The History of Mary Prince, a tremendous step towards Freedom
“White people who keep slaves think that black people are like cattle, without natural affection. But my heart tells me it is far otherwise.” It is by her emotional standpoints that Mary Prince became the first slave woman to narrate her history. It relates, with unprecedented depth and detail, the overwork, abuse, and sexual violence that she witnessed from a very early age. By exposing the truth, Mary Prince emerged as an important image in the anti-slavery campaign of the 1830’s.
First, Mary Prince arrives at her new home and meets her new cruel mister and mistress. And she said: “The stones and the timber were the best things in it; they were not so hard as the hearts of the owners.” There are several passages where she tells about her mistress’s abominable cruelty:
“The next morning my mistress set about instructing me in my tasks. She taught me to do all sorts of household work; to wash and bake, pick cotton and wool, and wash floors, and cook. And she taught me (how can I ever forget it!) more things than these; she caused me to know the exact difference between the smart of the rope, the cart-whip, and the cow-skin, when applied to my naked body by her own cruel hand And there was scarcely any punishment more dreadful than the blows I received on my face and head from her hard heavy fist. She was a fearful woman, and a savage mistress to her slave.”
And concerning her master, she says:
“He came to me, and without any more ado, stooped down, and taking off his boots, he struck me such severe blow in the small of my back, that I shriek with agony, and though I was killed;(…) My master knew that the accident was his own fault, but he was so enraged that he seemed glad if an excuse to go on with his ill usage. I cannot remember how many licks he gave me then, but he beat me until I was unable to stand, and till he himself was weary.”
She lived in fear and sorrow every single day.
As we can see, the violence is very striking in this extract, and she was not the only one witnessing the violence of their masters. Her friend Hetty, a French Black slave, suffered one of the most dreadful treatments and death. We learn that she was pregnant, but we don’t know who the father was. As rape was a common usage, we can ask ourselves who the father was. It is easy to assume that she may have been a victim of sexual violence. Prince describes the master’s treatment of her:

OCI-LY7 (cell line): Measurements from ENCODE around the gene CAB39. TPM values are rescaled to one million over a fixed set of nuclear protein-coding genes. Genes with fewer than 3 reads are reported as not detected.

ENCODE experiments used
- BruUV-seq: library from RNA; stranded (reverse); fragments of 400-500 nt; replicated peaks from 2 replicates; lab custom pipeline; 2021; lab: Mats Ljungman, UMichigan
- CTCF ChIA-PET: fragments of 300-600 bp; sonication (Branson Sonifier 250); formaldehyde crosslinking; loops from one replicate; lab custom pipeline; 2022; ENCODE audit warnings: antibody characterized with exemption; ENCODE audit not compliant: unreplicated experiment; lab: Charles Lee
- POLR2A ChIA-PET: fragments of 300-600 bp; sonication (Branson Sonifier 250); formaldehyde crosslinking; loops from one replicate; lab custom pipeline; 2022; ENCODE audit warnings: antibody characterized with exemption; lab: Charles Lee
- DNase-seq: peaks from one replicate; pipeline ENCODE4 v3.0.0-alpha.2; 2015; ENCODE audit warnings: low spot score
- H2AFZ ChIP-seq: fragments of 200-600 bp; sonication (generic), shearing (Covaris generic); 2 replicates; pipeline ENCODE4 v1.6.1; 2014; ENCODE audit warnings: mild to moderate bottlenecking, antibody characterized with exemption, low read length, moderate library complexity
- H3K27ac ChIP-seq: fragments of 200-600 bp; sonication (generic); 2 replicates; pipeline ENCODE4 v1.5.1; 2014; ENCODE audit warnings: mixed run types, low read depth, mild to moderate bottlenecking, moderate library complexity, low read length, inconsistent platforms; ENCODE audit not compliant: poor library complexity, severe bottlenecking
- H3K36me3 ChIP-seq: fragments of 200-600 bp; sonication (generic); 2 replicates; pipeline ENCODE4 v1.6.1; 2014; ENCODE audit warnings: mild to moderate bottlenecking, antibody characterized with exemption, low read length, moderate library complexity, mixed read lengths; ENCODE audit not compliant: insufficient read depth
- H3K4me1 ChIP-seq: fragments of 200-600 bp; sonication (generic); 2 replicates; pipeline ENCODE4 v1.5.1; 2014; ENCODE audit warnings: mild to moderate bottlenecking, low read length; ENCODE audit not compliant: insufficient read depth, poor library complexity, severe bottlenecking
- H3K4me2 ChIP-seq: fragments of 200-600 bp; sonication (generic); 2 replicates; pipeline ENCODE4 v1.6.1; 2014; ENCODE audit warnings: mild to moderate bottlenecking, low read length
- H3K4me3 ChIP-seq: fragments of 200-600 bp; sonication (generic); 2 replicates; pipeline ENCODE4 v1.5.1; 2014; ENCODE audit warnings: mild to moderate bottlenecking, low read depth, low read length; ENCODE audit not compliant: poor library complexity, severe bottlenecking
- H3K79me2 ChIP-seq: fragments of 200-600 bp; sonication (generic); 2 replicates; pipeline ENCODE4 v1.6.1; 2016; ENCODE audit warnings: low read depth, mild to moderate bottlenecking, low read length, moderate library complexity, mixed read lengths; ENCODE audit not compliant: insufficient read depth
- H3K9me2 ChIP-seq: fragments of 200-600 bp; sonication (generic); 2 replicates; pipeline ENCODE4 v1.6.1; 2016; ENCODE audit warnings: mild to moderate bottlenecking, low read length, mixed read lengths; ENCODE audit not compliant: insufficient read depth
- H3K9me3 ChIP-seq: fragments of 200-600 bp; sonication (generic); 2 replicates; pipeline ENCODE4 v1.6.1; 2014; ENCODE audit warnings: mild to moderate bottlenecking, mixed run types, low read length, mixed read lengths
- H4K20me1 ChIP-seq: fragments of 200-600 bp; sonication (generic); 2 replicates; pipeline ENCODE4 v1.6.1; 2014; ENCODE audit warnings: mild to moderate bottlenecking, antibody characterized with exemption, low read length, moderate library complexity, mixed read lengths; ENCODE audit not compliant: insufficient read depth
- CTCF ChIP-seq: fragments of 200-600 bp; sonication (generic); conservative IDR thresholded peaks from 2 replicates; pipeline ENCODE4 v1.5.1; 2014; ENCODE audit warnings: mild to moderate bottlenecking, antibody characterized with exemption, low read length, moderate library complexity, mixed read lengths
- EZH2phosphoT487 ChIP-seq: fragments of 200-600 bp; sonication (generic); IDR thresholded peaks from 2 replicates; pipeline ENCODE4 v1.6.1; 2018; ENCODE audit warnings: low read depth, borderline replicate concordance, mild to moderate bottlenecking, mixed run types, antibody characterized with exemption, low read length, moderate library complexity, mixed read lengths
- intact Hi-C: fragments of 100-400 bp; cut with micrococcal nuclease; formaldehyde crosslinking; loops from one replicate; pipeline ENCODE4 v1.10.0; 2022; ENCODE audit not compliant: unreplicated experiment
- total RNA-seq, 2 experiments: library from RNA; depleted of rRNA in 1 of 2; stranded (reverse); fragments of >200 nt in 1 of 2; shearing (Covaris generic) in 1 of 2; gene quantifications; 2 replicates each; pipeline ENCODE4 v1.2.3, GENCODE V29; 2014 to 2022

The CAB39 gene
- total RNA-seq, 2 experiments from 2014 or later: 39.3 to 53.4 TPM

“My master flew into a terrible passion, and ordered the poor creature to be stripped quite naked, notwithstanding her pregnancy, and to be tied up to a tree in the yard. He then flogged her as hard as he could lick, both with the whip and cow-skin, till she was all over streaming with blood. He rested, and then beat her again and again. Her shrieks were terrible. The consequence was that poor Hetty was brought to bed before time, and was delivered after severe labour of a dead child.”
Unfortunately, those masters were not an exception, as she describes her following master. She says, “I hope, when I left Capt. I, that I should have been better off, but I found it was but going from one butcher to another.” Once again she details the horrific working and living conditions she endured as a slave working in the salt ponds. They worked from the morning until the night, standing up to their knees in the salt water and through the heat of the day. They barely had breaks and were merely fed. They suffered morally and physically. She describes the work, saying, “the sun flaming upon our heads like fire, and raising salt blisters in those parts which were not completely covered. Our feet and legs, from standing in the salt water for so many hours, soon became full of dreadful boils, which eat down in some cases to the very bone, afflicting the sufferers with great torment.”
Moreover, in the extract we learn that she tried to escape once because she couldn’t bear abuse anymore. However, her father brings her back. She sees it as a betrayal. From an emotional standpoint, to bring back your child back to a place where they are being broken. The bonds of familial affection can’t be inactive. Her father was forced to do it. If he did not do it, they would have killed her and probably him, too. Nevertheless, we learn that she succeeded in running away and found freedom in 1827 with the help of abolitionists. She decided to go public with her experiences as a slave.
Her autobiography had a tremendous impact. It was a key part of the anti-slavery campaign. It made people aware that, although the Slave Trade had been made illegal, the horrors of life on the plantations continued. She became the first black woman to write and publish an autobiography and the first woman to present an anti-slavery petition to Parliament. Indeed, this testimony is of exceptional interest, politically and historically: politically because the XIXth century sees the end of the fight for the abolition of the slavery, and historically because it obliged the people to hear a voice which was sentenced to silence, because she was a slave but also because she was a woman. To extend our knowledge, and to know more about the point of view of a slave man, Olaudah Equiano related his history in The interesting Narrative of the Life of Olaudah.
- E2BN-East of England Broadband Network and MLA East of England. The Abolition Project. 2009. Web.
- Source 17 – Mary Prince.” Learning the Campaign for Abolition. British Library, n.d. Web. 25 Oct. 2013.(Image) http://www.bl.uk/learning/histcitizen/campaignforabolition/sources/witnesses/princeeyewitness/maryprince.html
- Prince, Mary. “The History of Mary Prince, a West Indian Slave, Related by Herself.” The Longman Anthology of British Literature. Ed. David Damrosch & Kevin J. H. Dettmar. 5th Ed. Vol. 2A. New York: Longman, 2012. 239-244. Print. The Romantics and Their Contemporaries.